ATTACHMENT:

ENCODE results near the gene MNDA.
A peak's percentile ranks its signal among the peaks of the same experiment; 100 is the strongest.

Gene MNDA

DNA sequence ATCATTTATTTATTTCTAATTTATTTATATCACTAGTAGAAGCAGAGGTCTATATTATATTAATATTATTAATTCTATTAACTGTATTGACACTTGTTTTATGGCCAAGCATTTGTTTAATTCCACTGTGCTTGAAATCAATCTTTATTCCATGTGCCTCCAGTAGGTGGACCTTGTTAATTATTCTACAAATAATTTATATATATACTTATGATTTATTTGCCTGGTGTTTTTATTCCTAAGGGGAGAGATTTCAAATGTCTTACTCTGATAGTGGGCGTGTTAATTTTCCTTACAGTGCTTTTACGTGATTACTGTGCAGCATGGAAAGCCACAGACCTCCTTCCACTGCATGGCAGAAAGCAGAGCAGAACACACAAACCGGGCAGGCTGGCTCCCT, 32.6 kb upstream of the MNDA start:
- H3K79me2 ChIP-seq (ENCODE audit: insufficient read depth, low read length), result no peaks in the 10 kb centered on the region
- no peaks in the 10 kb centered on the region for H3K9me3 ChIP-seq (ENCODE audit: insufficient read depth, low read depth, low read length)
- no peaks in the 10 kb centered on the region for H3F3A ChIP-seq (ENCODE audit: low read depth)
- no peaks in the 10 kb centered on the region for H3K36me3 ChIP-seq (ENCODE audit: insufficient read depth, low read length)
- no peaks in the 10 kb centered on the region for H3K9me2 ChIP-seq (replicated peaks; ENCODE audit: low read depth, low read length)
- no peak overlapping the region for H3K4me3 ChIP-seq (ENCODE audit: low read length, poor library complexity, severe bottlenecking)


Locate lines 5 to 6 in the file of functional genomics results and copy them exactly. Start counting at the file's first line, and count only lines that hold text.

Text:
- H3K79me2 ChIP-seq (ENCODE audit: insufficient read depth, low read length), result no peaks in the 10 kb centered on the region
- no peaks in the 10 kb centered on the region for H3K9me3 ChIP-seq (ENCODE audit: insufficient read depth, low read depth, low read length)